January 19, 2012

Productivity vs. the Bramble Man

Category: Politics :: Permalink

In an election year, there are a number of temptations we need to beware of.  We may be tempted to think that the only way to avert catastrophe is by getting the right man elected as president. We may begin to think that what’s happening with the candidates is the “real action,” as if the race to the White House is the most significant thing that will happen this year in the battle between right and wrong, good and evil, the kingdom of God and the kingdom of man.  We may even begin to wonder about other Christians who don’t seem to get as excited about politics as we do, who carry on with their ordinary lives as if they’ve never heard of any of the candidates:  “Don’t they care?  Don’t they see how important this stuff is?”

In Judges 9, Gideon’s son Jotham tells a parable.  His half-brother Abimelech has murdered all of Gideon’s other sons and is in the process of being acclaimed king, but Jotham wants Israel to know that Abimelech is a bramble.  The trees, says Jotham, wanted a king and so they asked the olive tree, the fig tree, and the vine, but each time the tree they wanted turned them down.  Why?  Too busy with productive work and no desire to “go and wave over the trees.”  Finally, they ask the bramble — Abimelech — and he’s only to glad to “wave over the trees.”

We learn a lot from this parable, and it’s surprising to me that there’s no reference to it in the works of political theology I’ve consulted.   Jim Jordan summarizes the teaching of the parable this way, and I quote it because it explained a lot for me:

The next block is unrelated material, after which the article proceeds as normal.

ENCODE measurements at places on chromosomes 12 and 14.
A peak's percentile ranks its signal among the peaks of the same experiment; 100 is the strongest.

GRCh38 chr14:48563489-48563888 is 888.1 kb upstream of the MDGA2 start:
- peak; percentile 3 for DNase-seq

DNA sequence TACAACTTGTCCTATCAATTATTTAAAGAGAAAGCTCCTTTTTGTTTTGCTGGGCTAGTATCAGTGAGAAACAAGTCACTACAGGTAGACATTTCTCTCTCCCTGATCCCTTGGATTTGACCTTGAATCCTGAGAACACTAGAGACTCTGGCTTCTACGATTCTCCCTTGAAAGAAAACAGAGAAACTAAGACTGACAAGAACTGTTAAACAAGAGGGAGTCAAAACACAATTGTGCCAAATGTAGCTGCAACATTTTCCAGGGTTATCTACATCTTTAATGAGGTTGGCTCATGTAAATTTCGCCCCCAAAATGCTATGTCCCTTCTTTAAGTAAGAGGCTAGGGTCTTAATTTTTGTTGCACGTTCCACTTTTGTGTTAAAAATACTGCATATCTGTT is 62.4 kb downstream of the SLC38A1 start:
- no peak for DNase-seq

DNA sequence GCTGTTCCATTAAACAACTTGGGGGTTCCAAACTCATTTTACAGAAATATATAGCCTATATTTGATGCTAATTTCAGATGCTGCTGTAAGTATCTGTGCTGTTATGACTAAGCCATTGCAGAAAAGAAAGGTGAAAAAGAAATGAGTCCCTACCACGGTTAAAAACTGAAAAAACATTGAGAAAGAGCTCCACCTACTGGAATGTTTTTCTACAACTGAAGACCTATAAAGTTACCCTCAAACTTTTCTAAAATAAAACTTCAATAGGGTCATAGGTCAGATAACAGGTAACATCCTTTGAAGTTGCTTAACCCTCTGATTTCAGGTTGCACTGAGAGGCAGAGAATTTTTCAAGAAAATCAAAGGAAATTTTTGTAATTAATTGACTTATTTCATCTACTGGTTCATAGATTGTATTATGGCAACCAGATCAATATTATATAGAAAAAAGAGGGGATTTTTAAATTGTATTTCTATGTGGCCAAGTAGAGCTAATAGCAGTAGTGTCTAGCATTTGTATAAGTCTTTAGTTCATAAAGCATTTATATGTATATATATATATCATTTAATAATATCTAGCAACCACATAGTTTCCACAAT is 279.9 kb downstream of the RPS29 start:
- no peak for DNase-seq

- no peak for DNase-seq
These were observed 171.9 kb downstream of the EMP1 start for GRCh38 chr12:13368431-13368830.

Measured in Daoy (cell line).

The point of the parable is that good men do not desire to lord it over others.  Good men are happy being productive for God and for their fellowmen.  They realize that the road to greatness is the way of the servant, as their Lord taught (Mark 10:42-45).  The only kind of men who desire political authority for its own sake are bramble men — unproductive men who seek to attain fame and fortune by taking it from others who are productive.

The political inactivity of Christians and of their sometime fellow travellers, the conservatives, in our modern society is partly explained by this parable.  Christians are oriented to serving God and  man through work in the marketplace.  Their satisfaction comes through productivity.  They believe that the solution for modern social problems is faith in God and hard, productive work.  Unfortunately, most modern men look to the state, to the bramble, for answers.

Those who greatly desire to be kings are usually the least qualified for the post.  Far wiser government generally comes from those who only reluctantly shoulder the heavy burdens of office.  The good wise trees were reluctant; the bramble was anxious to rule.  — James B. Jordan, Judges: A Practical and Theological Commentary, 166 (emphasis added).

While all three paragraphs here are important, the second one in particular jumped out at me.  Why aren’t more Christians worked up about politics?  Why don’t more Christians run for office?   One answer may be that they’re involved in other important stuff.  Christians are doing their jobs, but their time and strength is also taken up with worshiping God, teaching their kids, playing with their kids, working in the garden, reading a good story, taking care of the needy, cooking meals, cleaning up messes, having coffee with friends  — doing all kinds of things that bring joy to God and man (like the vine in the parable, whose wine makes God happy when poured out in worship and makes man happy at a feast).


Posted by John Barach @ 1:38 pm | Discuss (1)

One Response to “Productivity vs. the Bramble Man”

  1. Kata Iwannhn » Productivity vs. the Bramble Man [Christians & Politics] « Musgo Stew Says:

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